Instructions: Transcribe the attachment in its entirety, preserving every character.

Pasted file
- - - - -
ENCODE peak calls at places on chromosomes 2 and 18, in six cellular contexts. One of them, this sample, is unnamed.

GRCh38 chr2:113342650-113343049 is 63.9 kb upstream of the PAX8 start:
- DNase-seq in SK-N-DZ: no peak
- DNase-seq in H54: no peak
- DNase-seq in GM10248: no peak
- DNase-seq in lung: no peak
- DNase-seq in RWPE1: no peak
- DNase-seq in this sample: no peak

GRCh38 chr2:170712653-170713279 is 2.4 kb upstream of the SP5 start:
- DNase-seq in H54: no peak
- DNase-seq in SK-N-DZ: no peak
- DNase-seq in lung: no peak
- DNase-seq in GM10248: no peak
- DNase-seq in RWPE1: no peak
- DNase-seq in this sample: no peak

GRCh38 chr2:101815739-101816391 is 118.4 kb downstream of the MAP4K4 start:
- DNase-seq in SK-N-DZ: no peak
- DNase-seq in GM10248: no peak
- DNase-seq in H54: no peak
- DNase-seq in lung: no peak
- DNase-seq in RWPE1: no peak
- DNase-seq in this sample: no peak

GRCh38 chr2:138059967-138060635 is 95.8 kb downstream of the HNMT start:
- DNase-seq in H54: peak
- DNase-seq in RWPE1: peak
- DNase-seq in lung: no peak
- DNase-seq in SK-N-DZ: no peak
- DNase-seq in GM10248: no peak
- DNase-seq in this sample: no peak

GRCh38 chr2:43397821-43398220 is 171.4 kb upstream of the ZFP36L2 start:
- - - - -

ENCODE peak calls at places on chromosomes 2 and 18, in six cellular contexts. One of them, this sample, is unnamed.

GRCh38 chr2:113342650-113343049 is 63.9 kb upstream of the PAX8 start:
- DNase-seq in SK-N-DZ: no peak
- DNase-seq in H54: no peak
- DNase-seq in GM10248: no peak
- DNase-seq in lung: no peak
- DNase-seq in RWPE1: no peak
- DNase-seq in this sample: no peak

GRCh38 chr2:170712653-170713279 is 2.4 kb upstream of the SP5 start:
- DNase-seq in H54: no peak
- DNase-seq in SK-N-DZ: no peak
- DNase-seq in lung: no peak
- DNase-seq in GM10248: no peak
- DNase-seq in RWPE1: no peak
- DNase-seq in this sample: no peak

GRCh38 chr2:101815739-101816391 is 118.4 kb downstream of the MAP4K4 start:
- DNase-seq in SK-N-DZ: no peak
- DNase-seq in GM10248: no peak
- DNase-seq in H54: no peak
- DNase-seq in lung: no peak
- DNase-seq in RWPE1: no peak
- DNase-seq in this sample: no peak

GRCh38 chr2:138059967-138060635 is 95.8 kb downstream of the HNMT start:
- DNase-seq in H54: peak
- DNase-seq in RWPE1: peak
- DNase-seq in lung: no peak
- DNase-seq in SK-N-DZ: no peak
- DNase-seq in GM10248: no peak
- DNase-seq in this sample: no peak

GRCh38 chr2:43397821-43398220 is 171.4 kb upstream of the ZFP36L2 start: